I wanted to have one collection point for the the 7-part series with Brandon Brown where we discussed the the Toyota Kata. Toyota Kata is documented in Mike Rother’s book Toyota Kata: Managing People for Improvement, Adaptiveness and Superior Results.
The series consists of these 7 videos:
- What is Toyota Kata
- Using Kata for Alignment
- Establishing Target Conditions
- Picking the Obstacle to Overcome
- Overcoming the Unmovable Obstacle
- The Coaching Kata
- Putting the Kata to Action
Brandon Brown delivers tangible and sustainable continuous improvement results as a Toyota Kata Coach and Lean Instructor/Facilitator as an Associate for the W3 Group. Since 2006, Brandon has been a Professor of Operations Management at the University of Arkansas in Fayetteville teaching courses in the Industrial Engineering department such as Lean Production and Leadership Principles and Practices for the Master of Science in Operations Management degree program. Brandon is a Southeast Region Board Member for the of the Association for Manufacturing Excellence. He is also a Certified John Maxwell Coach, Teacher, and Speaker.
An excerpt from the series:
Joe: We came here to talk about today was Toyota Kata. You have a lot of experience in that, your W3 Group does, but let’s just start at the basics. Let’s start out with what is Kata?
Brandon: A Kata if I could discuss briefly, just the basis of it, it’s really a routine or I’ve heard it translated as a way of doing, a way of practicing in order to gain skill or to develop a skill. Many times it’s used in the Martial Arts setting; many people will be familiar if they are Martial Arts — or they’ve taken Taekwondo as a kid, you learn forms for blocking and kicking, and you practice them to both learn the proper form but also to teach your muscle memory and to get your brain to thinking in a pattern of learning that particular skill. We do it also in music.
My son is learning to play the violin and music teachers use it and I don’t think they even realize that it’s a Kata. The first thing he taught my son in violin is how to hold the instrument properly, how to hold the bow and have him play all four strings with the proper bow angle to learn that. He then progressed one level up and he taught him how to play the first clause notes by pressing his fingers on to the strings. And eventually, he’s to the point of learning the next step of how to play a song. Now the teacher doesn’t teach him the whole song; just like in Martial Arts, they don’t teach you all 26 Kata’s that are involved with Karate. The teacher in Music focuses on just the first bar and maybe it’s the first 10 notes, and he wants him to repeat that over and over so his brain is learning and his muscles are developing to the point where it’s starting to become a habit, or a skill that seems natural.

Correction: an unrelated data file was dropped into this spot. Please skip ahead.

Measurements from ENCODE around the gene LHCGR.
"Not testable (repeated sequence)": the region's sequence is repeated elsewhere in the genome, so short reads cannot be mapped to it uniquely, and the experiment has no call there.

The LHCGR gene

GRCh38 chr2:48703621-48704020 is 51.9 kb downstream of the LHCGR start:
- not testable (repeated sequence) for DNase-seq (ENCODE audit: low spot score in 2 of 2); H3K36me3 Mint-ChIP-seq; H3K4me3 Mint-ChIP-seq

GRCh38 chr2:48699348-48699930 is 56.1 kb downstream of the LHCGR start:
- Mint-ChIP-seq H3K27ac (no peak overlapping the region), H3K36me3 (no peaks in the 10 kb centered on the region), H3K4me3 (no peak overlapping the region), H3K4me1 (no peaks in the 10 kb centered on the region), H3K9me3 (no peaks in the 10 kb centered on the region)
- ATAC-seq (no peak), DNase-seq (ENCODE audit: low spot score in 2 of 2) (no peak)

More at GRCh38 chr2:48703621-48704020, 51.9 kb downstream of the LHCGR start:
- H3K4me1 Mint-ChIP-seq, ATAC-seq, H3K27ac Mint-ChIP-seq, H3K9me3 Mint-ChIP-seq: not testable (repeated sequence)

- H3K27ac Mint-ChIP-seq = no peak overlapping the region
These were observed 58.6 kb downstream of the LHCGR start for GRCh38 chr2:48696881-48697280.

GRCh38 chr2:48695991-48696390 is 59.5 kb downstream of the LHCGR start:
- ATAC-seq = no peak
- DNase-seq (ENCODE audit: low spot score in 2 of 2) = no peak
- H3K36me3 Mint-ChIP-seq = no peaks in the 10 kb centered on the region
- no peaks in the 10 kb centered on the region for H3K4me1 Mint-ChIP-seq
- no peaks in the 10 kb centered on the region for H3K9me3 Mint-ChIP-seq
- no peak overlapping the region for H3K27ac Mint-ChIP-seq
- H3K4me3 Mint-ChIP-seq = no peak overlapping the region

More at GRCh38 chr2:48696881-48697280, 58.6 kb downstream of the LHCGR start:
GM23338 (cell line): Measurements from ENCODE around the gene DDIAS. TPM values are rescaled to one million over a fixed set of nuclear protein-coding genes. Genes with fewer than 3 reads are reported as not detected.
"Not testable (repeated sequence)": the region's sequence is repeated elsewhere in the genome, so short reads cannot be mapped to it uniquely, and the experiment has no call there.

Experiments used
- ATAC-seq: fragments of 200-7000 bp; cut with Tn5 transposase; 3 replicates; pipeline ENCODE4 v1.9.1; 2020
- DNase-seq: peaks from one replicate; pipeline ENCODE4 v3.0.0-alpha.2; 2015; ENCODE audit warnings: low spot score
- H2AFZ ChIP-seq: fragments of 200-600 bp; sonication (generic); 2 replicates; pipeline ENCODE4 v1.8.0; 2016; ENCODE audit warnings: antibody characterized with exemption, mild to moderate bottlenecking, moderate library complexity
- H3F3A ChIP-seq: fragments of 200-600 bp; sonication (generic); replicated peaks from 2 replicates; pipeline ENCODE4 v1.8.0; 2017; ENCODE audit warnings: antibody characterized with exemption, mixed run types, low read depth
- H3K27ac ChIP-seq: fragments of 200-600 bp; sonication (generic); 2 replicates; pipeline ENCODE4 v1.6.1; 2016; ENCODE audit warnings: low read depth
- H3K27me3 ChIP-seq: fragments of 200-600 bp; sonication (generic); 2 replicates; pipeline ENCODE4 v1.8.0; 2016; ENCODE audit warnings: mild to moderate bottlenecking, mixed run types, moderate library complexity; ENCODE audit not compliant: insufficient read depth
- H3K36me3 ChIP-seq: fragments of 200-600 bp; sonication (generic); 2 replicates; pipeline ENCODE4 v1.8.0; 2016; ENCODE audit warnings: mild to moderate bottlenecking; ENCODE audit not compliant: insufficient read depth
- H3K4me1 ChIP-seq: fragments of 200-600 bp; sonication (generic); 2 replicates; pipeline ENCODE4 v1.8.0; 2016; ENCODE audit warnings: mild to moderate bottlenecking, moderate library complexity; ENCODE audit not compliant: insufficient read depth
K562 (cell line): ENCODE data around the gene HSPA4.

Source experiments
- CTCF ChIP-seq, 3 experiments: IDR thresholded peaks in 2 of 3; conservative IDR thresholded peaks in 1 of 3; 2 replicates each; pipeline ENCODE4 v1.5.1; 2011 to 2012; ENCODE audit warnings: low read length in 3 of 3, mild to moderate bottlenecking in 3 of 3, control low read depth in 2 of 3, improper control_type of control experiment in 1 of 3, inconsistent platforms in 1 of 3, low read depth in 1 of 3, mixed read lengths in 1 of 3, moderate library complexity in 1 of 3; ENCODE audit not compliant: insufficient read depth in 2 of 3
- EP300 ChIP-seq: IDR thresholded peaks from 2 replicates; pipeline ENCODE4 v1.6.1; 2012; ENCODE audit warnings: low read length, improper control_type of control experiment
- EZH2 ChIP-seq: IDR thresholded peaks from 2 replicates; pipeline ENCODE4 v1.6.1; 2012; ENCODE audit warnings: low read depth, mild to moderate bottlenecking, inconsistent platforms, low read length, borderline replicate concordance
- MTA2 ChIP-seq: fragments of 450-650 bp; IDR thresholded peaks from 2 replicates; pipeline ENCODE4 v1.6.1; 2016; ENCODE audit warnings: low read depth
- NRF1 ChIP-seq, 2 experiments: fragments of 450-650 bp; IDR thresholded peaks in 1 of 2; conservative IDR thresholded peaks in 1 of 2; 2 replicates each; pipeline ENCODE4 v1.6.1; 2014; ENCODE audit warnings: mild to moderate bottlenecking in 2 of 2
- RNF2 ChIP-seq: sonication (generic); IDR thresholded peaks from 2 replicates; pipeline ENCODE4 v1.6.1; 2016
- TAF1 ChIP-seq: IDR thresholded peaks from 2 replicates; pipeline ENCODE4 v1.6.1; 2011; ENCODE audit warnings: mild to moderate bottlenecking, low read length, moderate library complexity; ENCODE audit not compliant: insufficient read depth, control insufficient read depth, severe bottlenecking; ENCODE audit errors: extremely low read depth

A Kata is a way of practicing, a way of doing a particular routine, and we really use it in many areas. But one thing that’s really interesting from some of the research that Mike Rother has done when he wrote the book Toyota Kata is that what we’re learning from Neuroscience is that even we as adults, we want to learn or we seek to learn in a particular repetitive pattern. Our brains are tremendously adaptive organs that really as we learn a new skill, as we crack a Kata over and over again, we get new neural pathways that actually start to allow us to form a meta-habit so to speak; almost slip in to the routine once we’ve mastered the particular skill into a meta-cognition.
Those terms are used around Neuroscience and I can give you an example of how we as adults have turned something into a meta-habit and we function under meta-cognition. At 14, or 16, 17 year old, all of us learn to drive a car usually at that age and you’re really excited; the first form of independence, of going out into the world. But when you’ve first been in the car, if you can think back to that time, it’s pretty intimidating to a 14 to 16 year old. You got the brake pedal, the steering pedal, the turn signal, the steering wheel, how you adjust the mirrors, the seat and everything. And we as adults, 15 to 20 years later, we kind of slip-in to a meta-cognition. We drive and don’t even think about how to operate the car. We react to the stoplights and the traffic, all while carrying on a conversation with someone next to us. We slip into that meta-cognition because we’ve mastered that particular skill. So that, in a nutshell, is a Kata in the way that it has developed how our brain learns a skill in repeated patterns.
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